Ned Dwyer is a Startup Weekend success story.
After teaming with Pete Murray (no, not the guitar-strumming singer) at Startup Weekend Melbourne in 2011, their project Theme Pivot took out first prize. Sensing they were on to something big, the duo kept plugging away, rebranding their service as Tweaky – a marketplace for minor website customisations (ie. tweaks!) – winning shoutouts from tech luminaries like Jason Fried along the way, and ultimately landing $460,000 in funding from the 99designs team.
Ned wrote a brilliant article on shoestring.com.au last week and kindly agreed to let us republish it here for the Startup Weekend Perth crew. As you will see, Ned has some wise words for all those who are tossing up whether to pitch their “brilliant” idea at #SWPerth … Oh, and by the way, did we mention that he grew up Mount Lawley and North Perth? Go Ned!
Stop talking about your “brilliant” startup idea!
Aspiring startup founders need to stop talking about their brilliant startup ideas.
Nobody cares about your idea.
It’s an idea backed up with action that counts.
Initially nobody cares because nobody gets it.
It takes time to be able to concisely articulate an idea; it takes work to build something to test its boundaries and its opportunities; it takes energy to explain why it should exist.
Better than a well articulated idea is an idea that comes with evidence of its brilliance: market validation.
Stop talking to your friends about your ideas.
If they grok the concept, they will ignore its many flaws. Just as they do for your own flaws.
Your friends are ultimately not your target market. You will either get a false sense of market validation if they like the idea; or a deflated ego if they don’t get it.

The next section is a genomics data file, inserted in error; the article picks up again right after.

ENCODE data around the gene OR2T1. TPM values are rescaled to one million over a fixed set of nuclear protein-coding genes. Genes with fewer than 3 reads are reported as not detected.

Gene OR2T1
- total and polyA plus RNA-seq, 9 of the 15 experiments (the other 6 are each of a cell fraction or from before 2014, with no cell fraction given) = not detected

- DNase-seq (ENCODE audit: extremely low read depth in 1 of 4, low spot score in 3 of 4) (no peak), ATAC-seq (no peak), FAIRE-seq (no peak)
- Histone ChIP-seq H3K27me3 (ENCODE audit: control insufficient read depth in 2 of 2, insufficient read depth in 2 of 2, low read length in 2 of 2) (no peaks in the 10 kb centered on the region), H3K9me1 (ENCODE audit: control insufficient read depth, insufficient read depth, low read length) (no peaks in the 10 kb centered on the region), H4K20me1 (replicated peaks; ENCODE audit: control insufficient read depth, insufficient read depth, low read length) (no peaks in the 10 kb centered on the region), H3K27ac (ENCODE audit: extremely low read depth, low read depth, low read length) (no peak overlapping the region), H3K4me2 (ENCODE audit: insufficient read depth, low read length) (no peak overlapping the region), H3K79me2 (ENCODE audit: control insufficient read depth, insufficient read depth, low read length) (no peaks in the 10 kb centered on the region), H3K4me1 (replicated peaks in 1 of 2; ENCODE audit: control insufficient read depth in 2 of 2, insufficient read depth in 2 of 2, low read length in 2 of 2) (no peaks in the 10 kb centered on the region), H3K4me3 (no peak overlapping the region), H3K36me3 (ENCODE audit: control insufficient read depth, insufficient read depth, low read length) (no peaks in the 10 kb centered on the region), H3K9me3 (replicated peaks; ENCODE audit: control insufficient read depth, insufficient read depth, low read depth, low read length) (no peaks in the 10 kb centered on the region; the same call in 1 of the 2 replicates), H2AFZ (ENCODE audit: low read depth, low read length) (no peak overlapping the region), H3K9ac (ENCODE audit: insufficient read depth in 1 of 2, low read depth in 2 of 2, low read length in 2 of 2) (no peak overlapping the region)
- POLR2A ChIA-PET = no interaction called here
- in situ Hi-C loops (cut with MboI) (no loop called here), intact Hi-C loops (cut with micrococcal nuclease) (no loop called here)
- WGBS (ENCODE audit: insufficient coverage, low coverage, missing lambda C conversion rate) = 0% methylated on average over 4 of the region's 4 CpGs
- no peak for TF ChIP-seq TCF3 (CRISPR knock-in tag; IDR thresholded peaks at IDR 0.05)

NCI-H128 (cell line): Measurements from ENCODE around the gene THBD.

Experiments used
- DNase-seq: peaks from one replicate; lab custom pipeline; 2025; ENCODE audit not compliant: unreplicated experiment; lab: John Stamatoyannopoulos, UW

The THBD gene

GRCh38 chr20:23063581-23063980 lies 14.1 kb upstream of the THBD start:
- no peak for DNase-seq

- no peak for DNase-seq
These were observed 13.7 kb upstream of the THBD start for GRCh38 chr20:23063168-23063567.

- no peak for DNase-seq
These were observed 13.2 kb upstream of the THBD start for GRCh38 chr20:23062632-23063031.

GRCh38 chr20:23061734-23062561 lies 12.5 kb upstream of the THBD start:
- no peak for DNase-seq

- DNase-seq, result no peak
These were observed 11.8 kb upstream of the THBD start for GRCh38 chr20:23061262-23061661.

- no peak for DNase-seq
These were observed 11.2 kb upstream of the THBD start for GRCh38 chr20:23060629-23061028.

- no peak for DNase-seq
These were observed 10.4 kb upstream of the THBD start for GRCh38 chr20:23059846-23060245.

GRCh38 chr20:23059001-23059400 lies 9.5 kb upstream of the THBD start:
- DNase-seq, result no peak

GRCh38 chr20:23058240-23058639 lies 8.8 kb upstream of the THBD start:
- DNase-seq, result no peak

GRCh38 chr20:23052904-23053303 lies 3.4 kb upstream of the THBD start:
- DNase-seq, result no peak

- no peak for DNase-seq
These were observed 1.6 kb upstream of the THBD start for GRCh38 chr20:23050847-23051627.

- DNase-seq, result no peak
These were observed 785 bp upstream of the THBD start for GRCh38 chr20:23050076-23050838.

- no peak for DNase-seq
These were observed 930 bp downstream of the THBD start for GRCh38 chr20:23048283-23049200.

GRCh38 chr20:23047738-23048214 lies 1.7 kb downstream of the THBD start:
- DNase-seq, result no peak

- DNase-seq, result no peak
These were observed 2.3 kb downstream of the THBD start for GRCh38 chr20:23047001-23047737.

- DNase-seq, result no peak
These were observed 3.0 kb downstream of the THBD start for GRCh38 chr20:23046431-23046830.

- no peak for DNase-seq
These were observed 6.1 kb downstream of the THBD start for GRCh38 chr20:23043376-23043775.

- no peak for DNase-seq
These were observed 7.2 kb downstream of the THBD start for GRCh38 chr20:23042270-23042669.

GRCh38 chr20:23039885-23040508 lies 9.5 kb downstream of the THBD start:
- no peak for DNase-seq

Stop talking to customers about your ideas
Your customers are people who will buy and use your product. To do either of these things there needs to be more than an idea, there needs to be something they can see, touch or interact with.
To show them something tangible that they can use shows that you are serious. You need to build something.
Stop telling me your ideas
I don’t want to hear about your startup idea. Don’t ask me for advice or introductions or investment.
When I hear a great idea I want to know everything about it – How does it work? What did you launch with? How are you selling it? How many have you sold? Who are your customers? What are your distribution channels?
If you can’t answer those questions then I’d prefer to wait to hear about it when you can.
If you can answer those questions then I definitely want to chat and more.
99% of ideas are vapour, let’s talk about the 1% of ideas that are in a state of progress.
Talk is cheap. Take action. Put ideas into practise.